Last Updated: Tuesday - 01/04/2011
July 16, 2001
Priest for the poor
Edmonton's Fr. Denis Herbert has been a Latin American missionary for 32 years
WESTERN CATHOLIC REPORTER
EDMONTON — For 32 years an Edmonton priest has witnessed and embraced raw poverty in Central America and the Caribbean.
"I have to preach the Gospel and I do, but I also have to help people with their other needs because nobody does," said Father Denis Hebert, 70, who is in St. Albert for the summer.
"There are a few things that get better but the living condition of the people has not improved."
In Lima, Peru, Panama, St. Vincent Island and in Managua, Nicaragua, Hebert has observed that there was no effort to eradicate poverty.
"There would be a few improvements here and there. That did not mean there's an intention to solve the problems."
This priest of the Edmonton Archdiocese, who was born in Villeneuve, has been doing pastoral and social work in Managua, population 1.5 million, for the past 10 years.
He helped found cooperatives and formed youth groups to keep young people away from drugs and street gangs.
"For me, the priesthood is a vocation of service to people. I believe God wants me to serve his people this way," he added.
"For the past years, I became more and more connected to the people. I like to share their struggle, insecurity and disappointments," said the soft-spoken Hebert.
He discovered the strength of the Nicaraguans, their faith, hope and solidarity while trying to help them in education and health. Hebert raises money and helps families so their children can stay in school.
"Whatever money is given to me will be given to them, because they are in need," he said.
One group he formed helped dig wells, and built and repaired irrigation systems.
Small companies like these are incapable of maintaining themselves. They are left to die while big organizations thrive.
"Globalization has no use for cooperatives," Hebert said. Cooperatives are either destroyed or their privileges taken away, privileges that had been incorporated in the constitution of the country.
In Hebert's pastoral work with Nicaraguans, 75 per cent of whom are unemployed, he tries to help them see the importance of honesty, solidarity, hard work, working collectively and trusting each other.
"We encourage them not to look for privileges but to see how to serve best their organization so that they become strong."
At some level Hebert's and his co-workers' efforts in guiding these people have been successful.
Apart from providing pastoral direction, Hebert helped the farmers in Nicaragua get a loan of $30,000 from Canadian International Development Agency. This money serves as a revolving fund for the farmers to grow crops for local use and for export.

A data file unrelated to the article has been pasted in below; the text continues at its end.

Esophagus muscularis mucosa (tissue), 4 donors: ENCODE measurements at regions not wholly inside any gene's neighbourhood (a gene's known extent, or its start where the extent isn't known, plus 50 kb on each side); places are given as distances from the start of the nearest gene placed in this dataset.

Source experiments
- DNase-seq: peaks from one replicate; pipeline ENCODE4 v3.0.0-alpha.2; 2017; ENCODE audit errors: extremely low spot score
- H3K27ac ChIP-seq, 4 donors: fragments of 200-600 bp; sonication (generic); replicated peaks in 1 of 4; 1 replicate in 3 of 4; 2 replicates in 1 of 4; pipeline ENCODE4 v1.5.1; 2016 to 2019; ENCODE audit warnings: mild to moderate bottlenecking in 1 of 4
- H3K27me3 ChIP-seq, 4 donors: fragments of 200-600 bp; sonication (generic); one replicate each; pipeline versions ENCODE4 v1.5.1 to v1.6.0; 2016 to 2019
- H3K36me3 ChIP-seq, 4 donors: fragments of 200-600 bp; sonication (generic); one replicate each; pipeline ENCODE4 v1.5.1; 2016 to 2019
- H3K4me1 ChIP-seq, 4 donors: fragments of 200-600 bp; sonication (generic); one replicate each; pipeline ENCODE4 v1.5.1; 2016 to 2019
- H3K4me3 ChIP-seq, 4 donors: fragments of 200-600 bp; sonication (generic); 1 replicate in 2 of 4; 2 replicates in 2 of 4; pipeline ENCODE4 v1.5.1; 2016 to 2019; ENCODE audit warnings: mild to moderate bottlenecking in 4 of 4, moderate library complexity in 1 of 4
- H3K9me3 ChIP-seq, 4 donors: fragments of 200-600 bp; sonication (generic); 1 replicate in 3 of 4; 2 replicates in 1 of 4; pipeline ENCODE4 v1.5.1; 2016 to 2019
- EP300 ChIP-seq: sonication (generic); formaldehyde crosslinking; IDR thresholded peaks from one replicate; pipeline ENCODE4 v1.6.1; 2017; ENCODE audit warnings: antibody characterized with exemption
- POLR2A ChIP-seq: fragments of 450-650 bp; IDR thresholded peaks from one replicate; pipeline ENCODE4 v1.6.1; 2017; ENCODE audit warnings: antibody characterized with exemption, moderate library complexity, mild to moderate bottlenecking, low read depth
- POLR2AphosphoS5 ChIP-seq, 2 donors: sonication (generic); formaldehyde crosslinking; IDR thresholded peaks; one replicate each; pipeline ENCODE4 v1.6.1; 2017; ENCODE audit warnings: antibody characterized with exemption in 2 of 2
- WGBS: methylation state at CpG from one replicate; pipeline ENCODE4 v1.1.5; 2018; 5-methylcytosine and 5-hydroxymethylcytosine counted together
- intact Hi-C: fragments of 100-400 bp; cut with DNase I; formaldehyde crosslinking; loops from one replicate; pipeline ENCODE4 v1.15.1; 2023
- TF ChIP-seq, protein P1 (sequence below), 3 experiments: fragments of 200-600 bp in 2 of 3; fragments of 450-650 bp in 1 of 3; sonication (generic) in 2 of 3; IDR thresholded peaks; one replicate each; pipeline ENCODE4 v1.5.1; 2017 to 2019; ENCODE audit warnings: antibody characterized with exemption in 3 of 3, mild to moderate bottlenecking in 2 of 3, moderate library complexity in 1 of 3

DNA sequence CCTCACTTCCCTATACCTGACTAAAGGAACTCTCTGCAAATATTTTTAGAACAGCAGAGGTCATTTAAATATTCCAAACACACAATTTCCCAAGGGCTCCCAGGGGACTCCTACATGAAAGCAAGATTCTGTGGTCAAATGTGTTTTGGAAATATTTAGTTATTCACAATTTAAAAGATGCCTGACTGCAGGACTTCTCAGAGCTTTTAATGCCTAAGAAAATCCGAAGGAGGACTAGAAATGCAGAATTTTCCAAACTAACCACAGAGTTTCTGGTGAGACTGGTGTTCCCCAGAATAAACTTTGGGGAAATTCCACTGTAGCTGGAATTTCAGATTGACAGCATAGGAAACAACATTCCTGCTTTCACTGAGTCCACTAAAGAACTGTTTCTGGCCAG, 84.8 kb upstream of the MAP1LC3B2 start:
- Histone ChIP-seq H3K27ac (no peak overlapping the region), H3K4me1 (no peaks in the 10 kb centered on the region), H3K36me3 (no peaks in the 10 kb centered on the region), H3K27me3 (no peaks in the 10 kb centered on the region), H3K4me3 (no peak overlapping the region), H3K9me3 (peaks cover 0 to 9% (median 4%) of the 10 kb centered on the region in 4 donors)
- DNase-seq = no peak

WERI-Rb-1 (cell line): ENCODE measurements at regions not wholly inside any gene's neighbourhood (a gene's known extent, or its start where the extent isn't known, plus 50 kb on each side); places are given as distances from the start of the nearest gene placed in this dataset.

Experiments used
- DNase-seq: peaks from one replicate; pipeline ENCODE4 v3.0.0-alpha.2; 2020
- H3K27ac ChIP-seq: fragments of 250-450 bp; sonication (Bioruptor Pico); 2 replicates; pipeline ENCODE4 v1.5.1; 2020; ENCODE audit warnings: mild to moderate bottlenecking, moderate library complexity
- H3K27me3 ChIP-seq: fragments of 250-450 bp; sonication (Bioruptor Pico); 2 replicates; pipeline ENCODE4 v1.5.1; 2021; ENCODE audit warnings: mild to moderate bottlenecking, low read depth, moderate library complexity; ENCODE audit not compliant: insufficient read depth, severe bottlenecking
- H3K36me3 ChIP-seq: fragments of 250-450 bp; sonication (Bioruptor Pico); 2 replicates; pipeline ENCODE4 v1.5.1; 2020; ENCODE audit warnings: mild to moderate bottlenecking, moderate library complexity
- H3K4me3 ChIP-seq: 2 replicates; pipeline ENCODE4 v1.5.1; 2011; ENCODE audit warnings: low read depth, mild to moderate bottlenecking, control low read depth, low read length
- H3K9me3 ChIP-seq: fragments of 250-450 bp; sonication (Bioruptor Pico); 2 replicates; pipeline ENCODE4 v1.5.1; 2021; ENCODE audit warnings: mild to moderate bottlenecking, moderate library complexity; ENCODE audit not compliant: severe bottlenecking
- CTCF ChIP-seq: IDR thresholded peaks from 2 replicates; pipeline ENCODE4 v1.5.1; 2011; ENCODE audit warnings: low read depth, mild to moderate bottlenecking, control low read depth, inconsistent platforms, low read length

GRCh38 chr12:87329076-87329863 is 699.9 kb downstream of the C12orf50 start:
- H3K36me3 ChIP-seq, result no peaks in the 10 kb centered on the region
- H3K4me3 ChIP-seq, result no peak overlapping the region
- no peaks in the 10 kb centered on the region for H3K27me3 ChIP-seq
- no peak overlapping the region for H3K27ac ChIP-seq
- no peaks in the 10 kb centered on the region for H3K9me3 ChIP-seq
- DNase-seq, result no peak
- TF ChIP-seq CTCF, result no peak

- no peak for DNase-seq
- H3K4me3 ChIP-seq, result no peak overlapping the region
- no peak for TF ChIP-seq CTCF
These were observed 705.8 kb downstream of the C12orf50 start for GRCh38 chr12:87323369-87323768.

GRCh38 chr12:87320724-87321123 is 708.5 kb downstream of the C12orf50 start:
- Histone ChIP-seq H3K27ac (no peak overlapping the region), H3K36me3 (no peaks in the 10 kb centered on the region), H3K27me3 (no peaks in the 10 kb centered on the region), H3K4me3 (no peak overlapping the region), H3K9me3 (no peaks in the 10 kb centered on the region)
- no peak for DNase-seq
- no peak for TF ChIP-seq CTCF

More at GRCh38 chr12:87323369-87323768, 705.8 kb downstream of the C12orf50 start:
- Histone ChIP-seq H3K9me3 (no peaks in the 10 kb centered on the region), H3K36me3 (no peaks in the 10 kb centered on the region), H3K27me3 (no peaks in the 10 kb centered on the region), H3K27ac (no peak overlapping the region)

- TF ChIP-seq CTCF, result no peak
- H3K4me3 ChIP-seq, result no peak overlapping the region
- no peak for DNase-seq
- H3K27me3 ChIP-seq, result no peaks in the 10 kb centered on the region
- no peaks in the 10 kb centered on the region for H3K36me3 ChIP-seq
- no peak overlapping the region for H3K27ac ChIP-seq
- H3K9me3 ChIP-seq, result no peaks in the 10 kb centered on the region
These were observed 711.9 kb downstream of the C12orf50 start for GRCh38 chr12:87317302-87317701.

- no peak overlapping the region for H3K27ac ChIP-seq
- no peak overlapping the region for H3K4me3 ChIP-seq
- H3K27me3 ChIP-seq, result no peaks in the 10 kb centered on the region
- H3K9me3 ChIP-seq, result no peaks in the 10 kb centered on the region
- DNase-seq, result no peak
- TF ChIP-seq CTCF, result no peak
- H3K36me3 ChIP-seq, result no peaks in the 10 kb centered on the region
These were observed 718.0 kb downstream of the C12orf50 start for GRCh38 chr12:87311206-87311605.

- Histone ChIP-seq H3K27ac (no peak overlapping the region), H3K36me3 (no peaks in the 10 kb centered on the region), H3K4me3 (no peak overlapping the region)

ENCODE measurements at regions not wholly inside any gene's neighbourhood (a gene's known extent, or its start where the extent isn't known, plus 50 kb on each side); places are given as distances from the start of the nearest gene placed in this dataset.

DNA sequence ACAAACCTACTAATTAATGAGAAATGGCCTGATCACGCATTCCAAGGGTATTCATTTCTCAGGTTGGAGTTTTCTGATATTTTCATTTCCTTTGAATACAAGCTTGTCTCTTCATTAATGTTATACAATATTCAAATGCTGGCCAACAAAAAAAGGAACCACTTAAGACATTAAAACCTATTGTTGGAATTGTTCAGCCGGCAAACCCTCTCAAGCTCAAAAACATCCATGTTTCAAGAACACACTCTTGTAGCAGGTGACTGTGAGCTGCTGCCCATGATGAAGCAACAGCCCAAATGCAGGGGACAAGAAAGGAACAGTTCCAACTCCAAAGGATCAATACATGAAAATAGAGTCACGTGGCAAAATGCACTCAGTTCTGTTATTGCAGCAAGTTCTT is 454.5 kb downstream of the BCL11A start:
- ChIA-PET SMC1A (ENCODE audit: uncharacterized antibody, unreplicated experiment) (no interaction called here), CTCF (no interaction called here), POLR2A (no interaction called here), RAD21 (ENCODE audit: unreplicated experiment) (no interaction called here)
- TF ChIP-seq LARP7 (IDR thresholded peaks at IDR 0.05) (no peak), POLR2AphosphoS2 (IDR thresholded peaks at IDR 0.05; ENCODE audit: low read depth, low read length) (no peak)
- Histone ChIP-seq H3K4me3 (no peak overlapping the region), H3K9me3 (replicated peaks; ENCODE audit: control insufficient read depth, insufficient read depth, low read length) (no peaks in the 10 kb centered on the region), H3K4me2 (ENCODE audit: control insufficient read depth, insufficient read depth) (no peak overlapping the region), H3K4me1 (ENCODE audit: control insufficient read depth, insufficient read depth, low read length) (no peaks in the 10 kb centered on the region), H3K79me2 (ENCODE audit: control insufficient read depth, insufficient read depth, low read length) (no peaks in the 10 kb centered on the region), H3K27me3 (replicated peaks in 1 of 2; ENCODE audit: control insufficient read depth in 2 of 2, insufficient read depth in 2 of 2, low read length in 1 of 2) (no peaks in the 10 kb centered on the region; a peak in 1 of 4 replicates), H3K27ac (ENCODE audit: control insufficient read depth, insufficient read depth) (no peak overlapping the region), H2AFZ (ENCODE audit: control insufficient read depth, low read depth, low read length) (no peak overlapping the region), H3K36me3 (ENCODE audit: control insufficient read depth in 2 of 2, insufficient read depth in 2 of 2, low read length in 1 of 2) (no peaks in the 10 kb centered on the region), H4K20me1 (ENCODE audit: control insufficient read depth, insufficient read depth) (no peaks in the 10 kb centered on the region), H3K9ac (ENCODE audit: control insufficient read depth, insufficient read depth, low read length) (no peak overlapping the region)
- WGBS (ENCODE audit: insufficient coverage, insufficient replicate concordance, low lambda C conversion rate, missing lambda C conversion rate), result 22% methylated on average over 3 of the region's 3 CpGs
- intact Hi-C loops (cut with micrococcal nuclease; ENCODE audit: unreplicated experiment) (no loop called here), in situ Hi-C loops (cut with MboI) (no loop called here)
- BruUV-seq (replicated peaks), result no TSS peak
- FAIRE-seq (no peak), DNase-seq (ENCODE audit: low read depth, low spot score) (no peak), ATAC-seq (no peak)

The farmers export sesame and coffee but they are well aware that they do not control the price of these commodities in the international market. Last year, when coffee prices dropped sharply, producers were on the brink of losing their land.
Farmers want the government to be their voice in the international market. But the government is evasive.
Hebert believes globalization is to be blamed for the worsening plight of the poor throughout the Third World.
"I think it's the trend to put everything in the hands of multinational companies, which control everything," he said when asked his opinion on the major cause of poverty.
With modernization there seems to be less and less need of the workforce because multinational companies can do away with personnel as science and technology provide better and cheaper service.
"People are considered an obstacle to development," said Hebert.
"In Nicaragua we are really concerned with the decision taken at the Quebec Summit," he said. "This mega-decision will take away rights and freedom of the people. It is a clear process of marginalization."
Governments are being transformed for the benefit of the multinationals and not for the people, he said.
After the summit, talks began in Mexico and Panama on how to get more multinational companies operating in Latin America.
"The people of these countries will be called to submit to the form of government that multinationals will be creating," Hebert emphasized.
As the multinationals draw up plans, they call on individual governments in Latin America to implement those plans.
"They do not want the government to oppose their plans so the multinationals are making sure that those who are elected will fall into their plans," he added.
Privatization of basic services in Central America has become people's hemlock. As a result of this process, education, electricity, telephone, water system and health care are but a few of the services available only to a minority who can afford them.
"It is disturbing," said Hebert. A lot of money invested by multinationals is not invested in people but rather in structures that control people and keep them far away from possible solutions.
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